The purpose of the books of 1 and 2 Samuel is to tell the story of the establishment of the kingship covenant with David. When read together, the books of Samuel transition the reader from the period of the judges to the establishment of Israel’s monarchy. The author of the book gives an incredible amount of effort to preserve the fact that David is the true Deuteronomy 17 king for Israel. David is shown to be God’s legitimate choice for the throne, through which a new covenant will be established.
In regards to 1 Samuel, the true theological high point of the work arises in chapter 8. Samuel was David’s precursor. No matter how well he led the people of Israel, acting like a judge, he was not a king. It was this condition that led to the request by the people that Samuel presides over a change in the form of government, from judges to kings. The elders of Israel asked Samuel to appoint for them a king, one that will judge them like all the other nations. This request displeased Samuel greatly. The reader should interpret this request as a signal that the spiritual condition of the people was steeped in paganism and syncretism. In short, the Israelites were not practicing strict monotheism. Samuel approached the Lord but the Lord responded in chapter 8 verse 7, “Listen to all that they people are saying to you; it is not you they have rejected, but they have rejected me as their king.” Yahweh tells Samuel to give the people what they ask for, but to explain to them what a king will do to them.
Deuteronomy 17: 15-20 outlines God’s requirements for a king. The Lord says that a king should be an Israelite, should not multiply horses for himself, should not multiply wives, should not increase silver and gold, and should write a copy of the Torah for himself in front of the priests. In 1 Samuel 8:10, Samuel describes a king to contradict each of the requirements set forth in Deuteronomy. Even when there was a human king, he was supposed to be only the representative of the divine king. Saul, the man chosen by Samuel to be king over Israel, ultimately is the wrong man for the job. However, God allows the Israelites to live in the hole that they have dug for themselves to refine their faith.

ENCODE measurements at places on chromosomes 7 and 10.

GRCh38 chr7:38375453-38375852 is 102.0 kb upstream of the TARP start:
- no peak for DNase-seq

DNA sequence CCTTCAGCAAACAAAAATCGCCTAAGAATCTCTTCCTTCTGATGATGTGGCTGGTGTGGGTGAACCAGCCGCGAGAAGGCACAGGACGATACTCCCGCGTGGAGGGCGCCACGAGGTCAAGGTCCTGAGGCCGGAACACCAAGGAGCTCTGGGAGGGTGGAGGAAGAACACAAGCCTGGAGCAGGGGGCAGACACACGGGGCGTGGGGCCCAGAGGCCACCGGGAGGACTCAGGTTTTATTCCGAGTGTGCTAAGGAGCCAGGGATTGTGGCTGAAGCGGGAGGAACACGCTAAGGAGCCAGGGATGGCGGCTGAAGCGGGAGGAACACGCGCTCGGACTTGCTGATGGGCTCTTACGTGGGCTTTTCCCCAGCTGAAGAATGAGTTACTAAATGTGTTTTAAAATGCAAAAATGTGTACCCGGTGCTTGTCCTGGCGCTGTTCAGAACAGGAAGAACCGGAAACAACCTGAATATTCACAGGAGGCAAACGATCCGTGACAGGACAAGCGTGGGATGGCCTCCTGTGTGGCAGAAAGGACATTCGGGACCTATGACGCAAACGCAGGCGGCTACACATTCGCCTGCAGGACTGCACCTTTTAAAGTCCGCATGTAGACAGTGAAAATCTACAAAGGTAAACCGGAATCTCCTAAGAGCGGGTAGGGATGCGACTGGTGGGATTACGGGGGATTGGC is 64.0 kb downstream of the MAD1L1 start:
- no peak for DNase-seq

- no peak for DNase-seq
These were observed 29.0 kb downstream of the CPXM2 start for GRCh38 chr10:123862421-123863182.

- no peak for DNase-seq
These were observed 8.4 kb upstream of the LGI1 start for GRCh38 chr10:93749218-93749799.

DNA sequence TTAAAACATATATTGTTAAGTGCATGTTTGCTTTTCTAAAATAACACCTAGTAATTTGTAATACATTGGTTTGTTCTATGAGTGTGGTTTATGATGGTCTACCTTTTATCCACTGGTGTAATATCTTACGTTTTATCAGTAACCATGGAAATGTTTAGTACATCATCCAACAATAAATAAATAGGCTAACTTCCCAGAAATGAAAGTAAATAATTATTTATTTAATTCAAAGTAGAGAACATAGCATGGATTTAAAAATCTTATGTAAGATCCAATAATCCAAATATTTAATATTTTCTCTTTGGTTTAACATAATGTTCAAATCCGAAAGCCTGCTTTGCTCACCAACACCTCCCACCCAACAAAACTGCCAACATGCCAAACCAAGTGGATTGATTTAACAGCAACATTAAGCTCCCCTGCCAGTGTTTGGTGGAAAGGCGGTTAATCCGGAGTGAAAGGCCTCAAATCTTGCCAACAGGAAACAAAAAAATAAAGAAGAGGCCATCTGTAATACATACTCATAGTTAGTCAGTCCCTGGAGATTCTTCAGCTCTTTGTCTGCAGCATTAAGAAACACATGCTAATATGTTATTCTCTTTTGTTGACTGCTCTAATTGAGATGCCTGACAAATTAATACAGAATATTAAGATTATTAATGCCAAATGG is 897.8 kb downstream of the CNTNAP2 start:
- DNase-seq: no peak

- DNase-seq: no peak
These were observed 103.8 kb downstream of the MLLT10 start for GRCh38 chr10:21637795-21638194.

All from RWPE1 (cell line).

Saul never developed into a man who sought after the Lord, thus he was a failed leader. One major theme of 1 Samuel is the fact that David did not cause Saul’s failure; rather Saul had disqualified himself before David ever came on the scene. Details in 1 Samuel authenticate David as the true king. In the account of Goliath, King Saul chooses to sit out of the battle. David recognizes that a true leader would be with his troops, and also realizes that the battle is not his, but the Lord’s. David trusts in the Lord wholeheartedly, relying on Him to fight his battles.
A modern reader of 1 Samuel should realize that the Lord gives humanity free will, although He knows what is best. He allowed the Israelites to appoint a king, like the pagan nations, and will allow each person to follow their own plans, which may lead to futility. Oftentimes, a person may believe that they know best. The Lord allows people to dwell in the hole that they dig themselves, revealing that they must rely on Him in order to have a fulfilling life. Through this process, the Lord refines the faith of His people. Despite the faults or short comings of humanity, the Lord will pursue his children. This is evidenced by the fact that God appointed David to the throne to return the Ark of the Covenant, and God’s presence, back to Israel. Ultimately, God will lead us to a place where we can have fellowship with Him.